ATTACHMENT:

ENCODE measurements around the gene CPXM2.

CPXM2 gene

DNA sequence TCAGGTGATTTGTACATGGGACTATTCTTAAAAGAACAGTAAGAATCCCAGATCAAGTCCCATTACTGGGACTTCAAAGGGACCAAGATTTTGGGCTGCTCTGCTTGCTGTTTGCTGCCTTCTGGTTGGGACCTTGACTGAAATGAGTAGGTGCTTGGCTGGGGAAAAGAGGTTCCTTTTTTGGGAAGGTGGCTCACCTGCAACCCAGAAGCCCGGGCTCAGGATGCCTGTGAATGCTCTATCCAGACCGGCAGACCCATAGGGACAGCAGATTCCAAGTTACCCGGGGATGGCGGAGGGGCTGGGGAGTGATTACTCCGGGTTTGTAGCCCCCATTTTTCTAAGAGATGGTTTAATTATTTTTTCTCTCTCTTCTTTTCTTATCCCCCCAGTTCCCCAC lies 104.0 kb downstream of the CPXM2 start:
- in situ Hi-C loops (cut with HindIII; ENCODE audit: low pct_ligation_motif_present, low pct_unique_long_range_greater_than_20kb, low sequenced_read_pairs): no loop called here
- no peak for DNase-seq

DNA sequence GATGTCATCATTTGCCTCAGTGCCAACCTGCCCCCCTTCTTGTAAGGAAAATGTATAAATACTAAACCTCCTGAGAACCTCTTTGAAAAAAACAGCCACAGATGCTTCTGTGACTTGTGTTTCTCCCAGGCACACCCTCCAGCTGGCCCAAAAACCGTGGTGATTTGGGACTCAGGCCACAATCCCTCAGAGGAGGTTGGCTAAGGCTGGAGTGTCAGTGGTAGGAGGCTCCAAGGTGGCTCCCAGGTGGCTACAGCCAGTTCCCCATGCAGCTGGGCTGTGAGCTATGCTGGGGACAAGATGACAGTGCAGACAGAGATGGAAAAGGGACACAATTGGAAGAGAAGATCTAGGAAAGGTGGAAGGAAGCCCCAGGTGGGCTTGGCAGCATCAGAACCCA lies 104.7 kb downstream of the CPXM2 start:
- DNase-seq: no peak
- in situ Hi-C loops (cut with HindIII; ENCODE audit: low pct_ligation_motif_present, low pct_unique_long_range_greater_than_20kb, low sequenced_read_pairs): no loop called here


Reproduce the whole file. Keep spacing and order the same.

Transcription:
ENCODE measurements around the gene CPXM2.

CPXM2 gene

DNA sequence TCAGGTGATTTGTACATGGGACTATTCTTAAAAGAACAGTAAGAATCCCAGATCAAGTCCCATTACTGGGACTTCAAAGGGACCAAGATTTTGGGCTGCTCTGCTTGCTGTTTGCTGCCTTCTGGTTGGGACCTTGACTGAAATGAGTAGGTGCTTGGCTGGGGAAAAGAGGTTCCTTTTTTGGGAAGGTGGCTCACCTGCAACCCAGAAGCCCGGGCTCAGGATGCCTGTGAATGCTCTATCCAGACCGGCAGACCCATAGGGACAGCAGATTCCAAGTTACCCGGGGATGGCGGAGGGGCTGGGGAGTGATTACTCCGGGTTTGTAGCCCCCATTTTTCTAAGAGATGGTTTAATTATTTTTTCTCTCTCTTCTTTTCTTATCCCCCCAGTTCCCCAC lies 104.0 kb downstream of the CPXM2 start:
- in situ Hi-C loops (cut with HindIII; ENCODE audit: low pct_ligation_motif_present, low pct_unique_long_range_greater_than_20kb, low sequenced_read_pairs): no loop called here
- no peak for DNase-seq

DNA sequence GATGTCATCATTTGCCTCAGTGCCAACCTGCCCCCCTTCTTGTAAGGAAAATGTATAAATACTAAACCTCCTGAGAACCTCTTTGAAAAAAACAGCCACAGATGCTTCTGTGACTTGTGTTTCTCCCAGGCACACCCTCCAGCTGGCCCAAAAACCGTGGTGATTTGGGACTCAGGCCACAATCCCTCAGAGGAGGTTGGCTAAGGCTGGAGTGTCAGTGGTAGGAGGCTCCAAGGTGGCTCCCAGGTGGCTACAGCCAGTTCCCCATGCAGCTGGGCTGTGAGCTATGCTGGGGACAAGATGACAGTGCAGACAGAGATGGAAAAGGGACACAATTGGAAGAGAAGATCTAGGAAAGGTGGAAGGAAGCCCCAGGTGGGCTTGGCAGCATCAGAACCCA lies 104.7 kb downstream of the CPXM2 start:
- DNase-seq: no peak
- in situ Hi-C loops (cut with HindIII; ENCODE audit: low pct_ligation_motif_present, low pct_unique_long_range_greater_than_20kb, low sequenced_read_pairs): no loop called here